top of page



Souleymane Cissé

One of Africa's leading directors, Souleymane Cissé has crafted a body of films that

combine visual elegance with Marxist ideology and allegorical storytelling. Born in

1940 and a passionate cinephile from childhood, Cissé began his film career as a

projectionist and photographer in Mali. After studying cinema in the Soviet Union for

seven years, he returned to Mali, where he cut his teeth making newsreels and

documentaries. His first fiction film, Cinq Jours d'une Vie (Five Days in a Life, 1972), launched his career and gained critical attention for the burgeoning African film movement.Three years later, Cissé directed the first feature film in his native language of Bambara, Den Muso (The Girl), about a young mute girl who is raped and rejected by her family when she becomes pregnant. Its controversial subject matter caused the film to be banned by the Malian Minister of Culture. In 1978, Cissé produced Baara (Work), which received the Grand Prize, the Etalon de Yennega, at the FESPACO film festival in 1979. Finye (The Wind) won him another Etalon in 1983. Cissé's masterpiece, Yeelen (1987) is widely regarded as one of the best African films ever made.Drawing on traditional indigenous lifestyles and Malian folklore, Cissé masterfully explores conflicts in Malian society, particularly the conflicts that emerge between the desire for change and the need to preserve tradition.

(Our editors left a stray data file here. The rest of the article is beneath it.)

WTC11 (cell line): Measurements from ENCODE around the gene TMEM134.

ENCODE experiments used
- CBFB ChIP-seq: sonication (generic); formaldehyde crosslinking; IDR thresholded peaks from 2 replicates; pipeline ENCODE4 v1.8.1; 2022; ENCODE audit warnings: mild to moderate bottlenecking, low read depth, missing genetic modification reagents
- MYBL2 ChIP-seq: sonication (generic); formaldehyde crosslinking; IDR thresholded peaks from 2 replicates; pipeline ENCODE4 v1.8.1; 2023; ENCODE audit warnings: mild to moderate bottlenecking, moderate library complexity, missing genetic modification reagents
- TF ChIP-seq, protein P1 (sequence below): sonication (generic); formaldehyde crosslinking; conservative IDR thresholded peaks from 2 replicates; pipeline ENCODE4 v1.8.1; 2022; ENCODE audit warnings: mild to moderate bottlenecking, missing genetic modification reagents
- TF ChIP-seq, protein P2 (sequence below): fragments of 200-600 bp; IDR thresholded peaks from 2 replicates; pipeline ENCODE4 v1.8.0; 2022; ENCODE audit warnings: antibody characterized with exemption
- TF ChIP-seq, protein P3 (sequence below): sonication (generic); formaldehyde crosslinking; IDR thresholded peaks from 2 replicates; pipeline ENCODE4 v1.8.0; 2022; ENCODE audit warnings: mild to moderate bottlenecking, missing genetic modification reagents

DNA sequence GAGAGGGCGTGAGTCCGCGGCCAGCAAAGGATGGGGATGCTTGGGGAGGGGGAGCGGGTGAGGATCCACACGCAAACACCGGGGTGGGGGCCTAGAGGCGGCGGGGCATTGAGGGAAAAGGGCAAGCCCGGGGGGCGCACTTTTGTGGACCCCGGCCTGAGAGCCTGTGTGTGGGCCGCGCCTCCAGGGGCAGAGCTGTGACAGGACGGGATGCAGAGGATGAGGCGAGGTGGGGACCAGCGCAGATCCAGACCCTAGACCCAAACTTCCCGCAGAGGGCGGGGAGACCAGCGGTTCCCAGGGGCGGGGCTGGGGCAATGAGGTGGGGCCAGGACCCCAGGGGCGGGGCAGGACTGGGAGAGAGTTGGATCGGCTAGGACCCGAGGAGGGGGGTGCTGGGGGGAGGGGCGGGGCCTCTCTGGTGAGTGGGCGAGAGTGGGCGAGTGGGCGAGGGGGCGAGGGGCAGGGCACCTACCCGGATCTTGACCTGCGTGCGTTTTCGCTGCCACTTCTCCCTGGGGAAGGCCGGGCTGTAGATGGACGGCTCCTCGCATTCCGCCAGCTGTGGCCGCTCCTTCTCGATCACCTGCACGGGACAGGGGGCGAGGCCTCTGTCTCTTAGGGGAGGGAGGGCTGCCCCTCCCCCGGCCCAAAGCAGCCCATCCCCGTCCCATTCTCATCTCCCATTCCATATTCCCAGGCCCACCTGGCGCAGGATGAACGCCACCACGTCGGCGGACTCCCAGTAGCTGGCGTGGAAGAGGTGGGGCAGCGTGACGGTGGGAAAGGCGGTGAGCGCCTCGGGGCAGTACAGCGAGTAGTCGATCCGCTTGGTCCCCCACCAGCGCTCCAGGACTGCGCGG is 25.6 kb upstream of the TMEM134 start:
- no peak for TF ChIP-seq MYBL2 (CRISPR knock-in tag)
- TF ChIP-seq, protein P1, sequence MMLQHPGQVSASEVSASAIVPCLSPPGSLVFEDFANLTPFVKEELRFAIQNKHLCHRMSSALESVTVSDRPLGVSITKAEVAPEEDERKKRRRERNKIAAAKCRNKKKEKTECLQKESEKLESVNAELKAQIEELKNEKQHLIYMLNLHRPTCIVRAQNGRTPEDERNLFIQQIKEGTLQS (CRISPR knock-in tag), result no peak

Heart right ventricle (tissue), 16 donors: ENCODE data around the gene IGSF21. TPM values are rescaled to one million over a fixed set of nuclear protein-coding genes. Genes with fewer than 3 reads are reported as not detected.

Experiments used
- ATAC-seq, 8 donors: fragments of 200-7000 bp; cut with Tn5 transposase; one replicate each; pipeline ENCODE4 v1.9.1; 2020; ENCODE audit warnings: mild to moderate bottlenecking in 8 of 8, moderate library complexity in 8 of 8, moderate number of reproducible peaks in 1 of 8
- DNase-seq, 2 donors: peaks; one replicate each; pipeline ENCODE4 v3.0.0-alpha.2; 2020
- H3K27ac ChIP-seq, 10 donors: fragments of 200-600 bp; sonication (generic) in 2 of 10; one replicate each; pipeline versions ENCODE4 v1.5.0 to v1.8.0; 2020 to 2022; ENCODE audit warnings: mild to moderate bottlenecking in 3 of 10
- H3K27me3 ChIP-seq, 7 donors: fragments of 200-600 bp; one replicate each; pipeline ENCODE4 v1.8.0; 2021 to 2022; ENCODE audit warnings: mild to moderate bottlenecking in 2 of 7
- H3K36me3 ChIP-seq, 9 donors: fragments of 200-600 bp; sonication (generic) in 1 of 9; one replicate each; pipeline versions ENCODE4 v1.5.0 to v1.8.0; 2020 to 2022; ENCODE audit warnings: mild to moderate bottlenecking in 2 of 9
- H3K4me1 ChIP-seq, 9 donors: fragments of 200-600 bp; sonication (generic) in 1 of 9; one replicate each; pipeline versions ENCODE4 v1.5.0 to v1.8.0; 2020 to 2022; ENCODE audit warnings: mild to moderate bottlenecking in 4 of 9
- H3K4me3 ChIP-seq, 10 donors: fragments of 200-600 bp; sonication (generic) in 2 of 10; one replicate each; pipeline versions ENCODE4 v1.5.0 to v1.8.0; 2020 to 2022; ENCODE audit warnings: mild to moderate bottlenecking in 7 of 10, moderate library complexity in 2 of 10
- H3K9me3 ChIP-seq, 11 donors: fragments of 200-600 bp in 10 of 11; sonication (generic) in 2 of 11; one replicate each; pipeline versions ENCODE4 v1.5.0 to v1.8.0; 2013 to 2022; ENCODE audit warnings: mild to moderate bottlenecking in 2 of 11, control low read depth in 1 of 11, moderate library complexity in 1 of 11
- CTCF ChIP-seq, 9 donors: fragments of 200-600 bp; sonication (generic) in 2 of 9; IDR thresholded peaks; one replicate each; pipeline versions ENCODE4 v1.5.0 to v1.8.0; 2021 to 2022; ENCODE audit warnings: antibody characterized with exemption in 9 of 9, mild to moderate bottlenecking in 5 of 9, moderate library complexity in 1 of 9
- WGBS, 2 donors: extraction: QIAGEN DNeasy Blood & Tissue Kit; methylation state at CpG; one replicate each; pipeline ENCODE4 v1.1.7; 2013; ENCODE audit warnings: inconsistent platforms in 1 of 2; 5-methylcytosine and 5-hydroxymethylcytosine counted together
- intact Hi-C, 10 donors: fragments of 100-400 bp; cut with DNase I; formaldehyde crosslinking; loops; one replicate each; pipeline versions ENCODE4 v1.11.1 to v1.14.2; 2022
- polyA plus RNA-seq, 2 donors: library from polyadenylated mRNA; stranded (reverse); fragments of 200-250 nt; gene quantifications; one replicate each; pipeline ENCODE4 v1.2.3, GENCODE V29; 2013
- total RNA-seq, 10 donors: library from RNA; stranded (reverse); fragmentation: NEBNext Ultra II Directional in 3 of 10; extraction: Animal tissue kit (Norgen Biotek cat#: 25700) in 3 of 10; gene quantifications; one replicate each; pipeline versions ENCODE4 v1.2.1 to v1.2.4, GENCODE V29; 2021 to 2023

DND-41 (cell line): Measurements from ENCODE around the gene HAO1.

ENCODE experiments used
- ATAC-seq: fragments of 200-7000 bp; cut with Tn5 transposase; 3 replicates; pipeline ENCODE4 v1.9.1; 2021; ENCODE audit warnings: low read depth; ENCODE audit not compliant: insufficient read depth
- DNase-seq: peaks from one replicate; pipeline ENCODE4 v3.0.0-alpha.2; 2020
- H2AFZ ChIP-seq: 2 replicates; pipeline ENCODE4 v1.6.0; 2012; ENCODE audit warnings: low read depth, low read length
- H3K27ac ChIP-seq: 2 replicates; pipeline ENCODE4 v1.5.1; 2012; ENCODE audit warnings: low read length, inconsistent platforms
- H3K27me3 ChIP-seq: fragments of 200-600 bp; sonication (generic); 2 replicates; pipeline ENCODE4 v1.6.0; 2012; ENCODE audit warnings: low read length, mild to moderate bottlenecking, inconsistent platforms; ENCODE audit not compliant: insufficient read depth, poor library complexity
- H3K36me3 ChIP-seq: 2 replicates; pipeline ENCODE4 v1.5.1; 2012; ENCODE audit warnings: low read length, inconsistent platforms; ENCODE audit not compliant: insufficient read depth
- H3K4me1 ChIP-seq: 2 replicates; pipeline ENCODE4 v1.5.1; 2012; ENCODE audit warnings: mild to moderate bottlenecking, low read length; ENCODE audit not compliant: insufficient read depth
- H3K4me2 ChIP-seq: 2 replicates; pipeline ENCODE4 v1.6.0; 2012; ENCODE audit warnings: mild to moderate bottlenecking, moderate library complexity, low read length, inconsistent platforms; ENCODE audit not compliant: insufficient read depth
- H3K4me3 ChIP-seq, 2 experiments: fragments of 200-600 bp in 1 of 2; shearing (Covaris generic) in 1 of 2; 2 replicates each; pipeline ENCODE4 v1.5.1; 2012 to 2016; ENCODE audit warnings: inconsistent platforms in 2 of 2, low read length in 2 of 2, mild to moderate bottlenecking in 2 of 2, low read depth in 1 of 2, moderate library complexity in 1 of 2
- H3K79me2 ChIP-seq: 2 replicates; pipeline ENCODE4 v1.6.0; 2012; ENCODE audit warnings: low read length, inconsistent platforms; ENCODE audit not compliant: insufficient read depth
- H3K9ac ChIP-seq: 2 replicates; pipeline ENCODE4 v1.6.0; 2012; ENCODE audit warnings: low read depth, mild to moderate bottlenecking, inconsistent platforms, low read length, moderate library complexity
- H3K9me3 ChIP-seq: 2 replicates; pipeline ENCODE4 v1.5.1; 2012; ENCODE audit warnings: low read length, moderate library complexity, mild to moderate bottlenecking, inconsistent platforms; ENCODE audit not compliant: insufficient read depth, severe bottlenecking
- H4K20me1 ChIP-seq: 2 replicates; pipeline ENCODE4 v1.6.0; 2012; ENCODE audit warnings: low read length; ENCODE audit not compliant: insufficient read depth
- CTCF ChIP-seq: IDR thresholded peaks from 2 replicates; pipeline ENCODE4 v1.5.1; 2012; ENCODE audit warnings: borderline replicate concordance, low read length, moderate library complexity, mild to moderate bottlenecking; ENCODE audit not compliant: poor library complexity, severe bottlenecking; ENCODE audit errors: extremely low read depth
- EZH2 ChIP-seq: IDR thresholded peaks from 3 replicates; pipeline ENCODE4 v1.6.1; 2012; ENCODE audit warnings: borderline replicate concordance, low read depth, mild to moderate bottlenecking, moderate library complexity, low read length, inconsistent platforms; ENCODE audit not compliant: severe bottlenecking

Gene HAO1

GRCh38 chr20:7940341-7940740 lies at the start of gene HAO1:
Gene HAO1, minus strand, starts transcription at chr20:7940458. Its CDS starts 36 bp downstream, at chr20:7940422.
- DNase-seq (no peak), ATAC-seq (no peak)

L’homme et ses idoles (short film, 1975)

L’aspirant (short film, 1968)

Source d’inspiration (short film, 1968)

Dégal à Dialloubé (1970)

Fête du Sanké (1971)

Cinq jours d’une vie (1972)

Den muso (1975)

Baara (1978)

Chanteurs traditionnels des Iles Seychelles (1978)

Finye (1982)

Yeelen (1987)

Waati (1995)

Tell Me Who You Are (2009)


bottom of page